After I got back to my room, scrubbed my clay-covered boots, and laid down, my mind was racing: What is this magical place?
Waking up in Serenbe is a weird experience: It’s so quiet. At Farmhouse for breakfast, the chef whipped me up another vegan dish: fresh, homegrown sautéed kale and a bunch of veggies that tasted so amazing, I had trouble believing the only added ingredients were just salt, pepper, and a splash of olive oil.
Full and fueled up, I walked the trails to a yoga class in Selborne, giving plenty of love to some pigs and goats at the Animal Village along the way. (Don’t worry—they’re not used for food. They’re there for residents to engage with, as well as for animal-education purposes.) Eventually, we stepped inside the quaint studio, joining some local regulars for a restorative class. Honestly, I almost fell asleep five minutes in: With no heavy traffic, sirens, or honking trucks in the background like I had grown used to in other “restorative” classes, I ended those 60 minutes completely relaxed and in a total daze, like I had just woken up from a 100-year slumber. Basically, I finally learned what a restorative class should feel like.
With no heavy traffic, sirens, or honking trucks in the background like I had grown used to in other “restorative” yoga classes, I ended those 60 minutes completely relaxed and in a total daze, like I had just woken up from a 100-year slumber.
After grabbing a latte at the Blue Eyed Daisy, I felt like a local, bumping into numerous people I had met the day before. Then it was time to head to the General Store in Grange, currently the only place you can buy groceries in the entire community. There wasn’t aisle upon aisle of groceries inside, but the small space meets nearly every need: fresh organic fruit, healthy snacks from brands like SkinnyPop and Siete, gluten-free cookies, plenty of wine, and healthy grab-and-go meals like soups, sandwiches, and salads for those days you don’t feel like cooking. If there’s something it doesn’t have that you want, the locals say you get it delivered to your doorstep via Amazon—or ask if the General Store can add it to its shelves.
While sitting outside the store, sipping a fresh and creamy blend of mushroom coffee, sprouted almonds, and dates hand-bottled from Bamboo Juices—Serenbe’s cold-pressed juice company—I noticed kids playing in the park across the street. There were no adults worriedly watching their every move, and there was only a low, foot-high fence separating them from the street between us instead of the more typical high ones. The fence height, I learned, is intentional: to teach kids to look both ways rather than just run out and chase after their balls, but without making them feel fearful or trapped.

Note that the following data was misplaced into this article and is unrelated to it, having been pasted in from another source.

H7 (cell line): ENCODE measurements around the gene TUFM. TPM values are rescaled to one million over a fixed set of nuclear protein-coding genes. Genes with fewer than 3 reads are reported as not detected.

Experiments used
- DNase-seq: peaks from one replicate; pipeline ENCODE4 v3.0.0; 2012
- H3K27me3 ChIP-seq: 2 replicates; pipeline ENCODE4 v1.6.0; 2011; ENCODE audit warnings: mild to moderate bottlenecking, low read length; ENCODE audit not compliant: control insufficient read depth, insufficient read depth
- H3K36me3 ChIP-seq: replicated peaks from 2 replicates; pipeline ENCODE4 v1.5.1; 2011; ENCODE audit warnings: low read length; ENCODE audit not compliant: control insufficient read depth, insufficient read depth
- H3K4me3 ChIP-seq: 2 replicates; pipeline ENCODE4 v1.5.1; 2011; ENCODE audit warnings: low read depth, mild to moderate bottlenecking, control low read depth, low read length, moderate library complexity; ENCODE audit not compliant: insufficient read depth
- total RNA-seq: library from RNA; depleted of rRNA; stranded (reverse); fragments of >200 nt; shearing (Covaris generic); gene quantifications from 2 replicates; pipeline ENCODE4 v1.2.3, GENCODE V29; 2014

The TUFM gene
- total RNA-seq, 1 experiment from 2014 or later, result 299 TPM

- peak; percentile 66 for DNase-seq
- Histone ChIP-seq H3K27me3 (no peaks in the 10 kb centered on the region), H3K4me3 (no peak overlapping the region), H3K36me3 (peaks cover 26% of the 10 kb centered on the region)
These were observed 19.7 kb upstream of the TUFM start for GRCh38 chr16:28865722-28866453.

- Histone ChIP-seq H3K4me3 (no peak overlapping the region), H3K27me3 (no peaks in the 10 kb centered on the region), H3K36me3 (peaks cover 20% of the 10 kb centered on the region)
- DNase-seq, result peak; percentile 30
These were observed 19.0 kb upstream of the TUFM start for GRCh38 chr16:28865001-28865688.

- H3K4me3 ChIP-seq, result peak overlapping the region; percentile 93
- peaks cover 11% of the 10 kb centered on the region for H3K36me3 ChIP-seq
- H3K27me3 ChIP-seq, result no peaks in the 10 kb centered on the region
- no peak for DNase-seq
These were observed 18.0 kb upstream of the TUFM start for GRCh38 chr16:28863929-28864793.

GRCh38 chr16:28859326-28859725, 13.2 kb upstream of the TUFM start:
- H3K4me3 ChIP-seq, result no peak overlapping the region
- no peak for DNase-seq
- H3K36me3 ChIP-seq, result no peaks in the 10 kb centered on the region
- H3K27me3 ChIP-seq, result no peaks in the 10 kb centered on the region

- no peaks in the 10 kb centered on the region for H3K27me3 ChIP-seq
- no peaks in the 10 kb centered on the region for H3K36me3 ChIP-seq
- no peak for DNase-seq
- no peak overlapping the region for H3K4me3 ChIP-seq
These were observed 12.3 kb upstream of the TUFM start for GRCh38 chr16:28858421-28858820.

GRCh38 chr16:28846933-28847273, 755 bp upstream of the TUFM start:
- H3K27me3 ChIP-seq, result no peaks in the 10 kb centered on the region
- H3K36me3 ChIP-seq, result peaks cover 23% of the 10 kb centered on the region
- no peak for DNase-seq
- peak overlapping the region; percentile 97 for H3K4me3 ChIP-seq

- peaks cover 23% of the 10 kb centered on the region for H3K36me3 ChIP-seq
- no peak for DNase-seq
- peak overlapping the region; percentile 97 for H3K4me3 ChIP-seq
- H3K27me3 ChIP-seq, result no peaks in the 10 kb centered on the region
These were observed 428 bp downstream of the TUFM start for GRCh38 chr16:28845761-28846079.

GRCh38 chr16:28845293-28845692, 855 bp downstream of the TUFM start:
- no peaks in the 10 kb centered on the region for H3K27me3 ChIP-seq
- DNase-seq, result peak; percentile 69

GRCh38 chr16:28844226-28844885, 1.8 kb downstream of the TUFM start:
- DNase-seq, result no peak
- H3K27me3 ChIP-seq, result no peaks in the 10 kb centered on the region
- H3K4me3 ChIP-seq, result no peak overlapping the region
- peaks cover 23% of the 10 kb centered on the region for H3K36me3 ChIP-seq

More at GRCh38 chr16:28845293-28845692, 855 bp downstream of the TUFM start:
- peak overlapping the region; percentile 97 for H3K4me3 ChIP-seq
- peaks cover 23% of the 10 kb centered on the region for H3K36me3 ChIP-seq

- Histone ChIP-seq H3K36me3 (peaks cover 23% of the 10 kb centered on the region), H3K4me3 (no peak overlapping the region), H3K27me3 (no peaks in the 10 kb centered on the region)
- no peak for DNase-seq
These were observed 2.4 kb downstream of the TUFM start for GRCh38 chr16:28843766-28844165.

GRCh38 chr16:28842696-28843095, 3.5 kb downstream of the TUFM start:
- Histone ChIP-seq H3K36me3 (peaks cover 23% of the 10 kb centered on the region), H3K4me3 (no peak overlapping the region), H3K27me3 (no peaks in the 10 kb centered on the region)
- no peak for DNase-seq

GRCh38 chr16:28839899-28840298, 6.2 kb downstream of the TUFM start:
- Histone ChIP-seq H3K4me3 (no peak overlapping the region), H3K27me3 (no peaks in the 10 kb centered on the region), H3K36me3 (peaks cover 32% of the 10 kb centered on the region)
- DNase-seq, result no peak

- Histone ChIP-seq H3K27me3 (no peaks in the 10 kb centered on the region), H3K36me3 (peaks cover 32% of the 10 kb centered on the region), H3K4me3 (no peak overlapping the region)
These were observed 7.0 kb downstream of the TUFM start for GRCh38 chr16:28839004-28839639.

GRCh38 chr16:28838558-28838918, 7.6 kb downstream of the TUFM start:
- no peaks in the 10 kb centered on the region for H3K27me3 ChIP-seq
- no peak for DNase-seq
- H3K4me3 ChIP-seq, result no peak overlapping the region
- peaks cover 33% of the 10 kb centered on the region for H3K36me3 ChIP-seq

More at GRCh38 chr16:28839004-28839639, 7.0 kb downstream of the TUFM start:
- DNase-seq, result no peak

The final hours
On the last morning of my trip, I woke up more excited that I had felt in quite a while for one very important reason: It was time for some goat yoga, a popular class that’s open to both community members and visitors for $35/person. (Regular yoga classes, however, run for $18/person.) After walking down a tree-lined trail from the Inn, I joined a couple other people for the class taught by Serenbe Yoga owner Heather Ruth and her adorable squad of Nigerian Dwarf goats, which are her personal pets. Doing acro-yoga with the animals proved weirdly mood-boosting—despite them trying to eat my hair and poop on my yoga mat. Having their tiny hoofs dig into my back is also one of the best massages ever.
Once the class was finished, it was already time to pack up and head to the airport—but not before visiting the Blue Eyed Daisy to grab one more latte and some lunch (a chopped salad with tofu), where I now knew half of the people enjoying their Sunday brunch.
Sure, I probably won’t be move to Serenbe soon (or ever, TBH), but spending my weekend in the wellness community was eye-opening. It’s nice living in an area where people share your love of being eco-friendly, staying active in nature, and enjoying the simple things in life. Serenbe certainly makes nurturing those priorities easier, but mid-mindless Instagram scroll session while waiting for my flight, it hit me that I can channel that energy anywhere. With a little more effort, I can live more sustainably, get more fresh air, spend less time glued to technology, and get more face-to-face interaction in the real world, too. When you simplify your life and focus on what’s important, you’ll thrive—and this trip was the reminder I needed to do just that.